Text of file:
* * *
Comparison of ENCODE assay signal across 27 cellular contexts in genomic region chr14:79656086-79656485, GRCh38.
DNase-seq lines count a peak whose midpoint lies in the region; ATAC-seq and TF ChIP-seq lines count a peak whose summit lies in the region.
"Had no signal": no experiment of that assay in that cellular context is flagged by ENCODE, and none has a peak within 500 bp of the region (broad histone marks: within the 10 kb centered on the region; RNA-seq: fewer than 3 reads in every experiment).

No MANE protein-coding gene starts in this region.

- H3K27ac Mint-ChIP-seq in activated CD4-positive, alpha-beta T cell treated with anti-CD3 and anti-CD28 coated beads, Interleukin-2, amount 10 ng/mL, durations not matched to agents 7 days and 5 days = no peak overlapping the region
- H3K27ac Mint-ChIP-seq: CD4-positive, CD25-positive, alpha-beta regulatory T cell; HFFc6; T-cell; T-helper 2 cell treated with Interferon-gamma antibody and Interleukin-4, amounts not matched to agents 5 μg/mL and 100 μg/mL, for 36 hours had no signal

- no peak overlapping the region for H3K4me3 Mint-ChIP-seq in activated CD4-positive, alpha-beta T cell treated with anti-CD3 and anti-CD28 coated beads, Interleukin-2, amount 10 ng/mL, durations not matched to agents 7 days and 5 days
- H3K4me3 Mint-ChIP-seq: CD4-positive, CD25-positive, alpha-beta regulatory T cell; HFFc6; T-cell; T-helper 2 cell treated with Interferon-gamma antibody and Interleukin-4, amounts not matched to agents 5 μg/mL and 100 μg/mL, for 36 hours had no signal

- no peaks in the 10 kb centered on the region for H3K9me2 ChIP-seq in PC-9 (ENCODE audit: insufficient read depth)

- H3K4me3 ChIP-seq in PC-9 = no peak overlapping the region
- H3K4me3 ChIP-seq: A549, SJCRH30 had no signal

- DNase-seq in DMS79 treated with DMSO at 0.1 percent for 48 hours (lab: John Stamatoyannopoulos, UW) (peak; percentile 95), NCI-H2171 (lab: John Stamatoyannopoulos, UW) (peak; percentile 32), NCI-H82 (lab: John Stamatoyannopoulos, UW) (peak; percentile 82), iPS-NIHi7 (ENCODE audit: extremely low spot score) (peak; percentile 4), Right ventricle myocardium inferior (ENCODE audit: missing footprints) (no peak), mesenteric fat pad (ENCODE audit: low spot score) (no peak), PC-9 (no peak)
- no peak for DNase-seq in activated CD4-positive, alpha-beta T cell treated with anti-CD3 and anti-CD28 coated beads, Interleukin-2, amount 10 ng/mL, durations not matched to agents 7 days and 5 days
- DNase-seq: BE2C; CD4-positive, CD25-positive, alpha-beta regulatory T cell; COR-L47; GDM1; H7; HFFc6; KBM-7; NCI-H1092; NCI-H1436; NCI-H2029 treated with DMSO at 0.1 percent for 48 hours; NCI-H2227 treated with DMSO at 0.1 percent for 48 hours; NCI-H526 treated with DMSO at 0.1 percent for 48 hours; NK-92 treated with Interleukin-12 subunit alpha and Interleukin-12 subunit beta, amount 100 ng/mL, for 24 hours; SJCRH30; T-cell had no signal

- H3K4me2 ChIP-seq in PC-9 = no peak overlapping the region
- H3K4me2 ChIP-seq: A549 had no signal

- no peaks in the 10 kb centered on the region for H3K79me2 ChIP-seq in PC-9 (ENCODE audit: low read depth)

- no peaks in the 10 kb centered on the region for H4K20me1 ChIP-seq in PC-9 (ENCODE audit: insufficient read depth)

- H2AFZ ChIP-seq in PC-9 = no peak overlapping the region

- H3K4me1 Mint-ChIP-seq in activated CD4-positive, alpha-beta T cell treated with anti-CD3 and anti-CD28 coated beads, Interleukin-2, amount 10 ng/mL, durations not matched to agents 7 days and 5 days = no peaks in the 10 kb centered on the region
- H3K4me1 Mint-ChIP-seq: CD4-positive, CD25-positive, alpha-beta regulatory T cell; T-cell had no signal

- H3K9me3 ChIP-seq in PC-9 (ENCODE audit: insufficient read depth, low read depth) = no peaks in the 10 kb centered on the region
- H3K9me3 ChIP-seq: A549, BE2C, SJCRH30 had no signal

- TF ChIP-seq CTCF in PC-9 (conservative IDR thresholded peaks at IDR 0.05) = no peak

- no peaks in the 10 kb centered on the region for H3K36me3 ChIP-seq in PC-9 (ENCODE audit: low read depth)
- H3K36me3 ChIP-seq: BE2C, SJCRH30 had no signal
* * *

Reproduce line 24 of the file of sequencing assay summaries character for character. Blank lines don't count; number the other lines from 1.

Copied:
- TF ChIP-seq CTCF in PC-9 (conservative IDR thresholded peaks at IDR 0.05) = no peak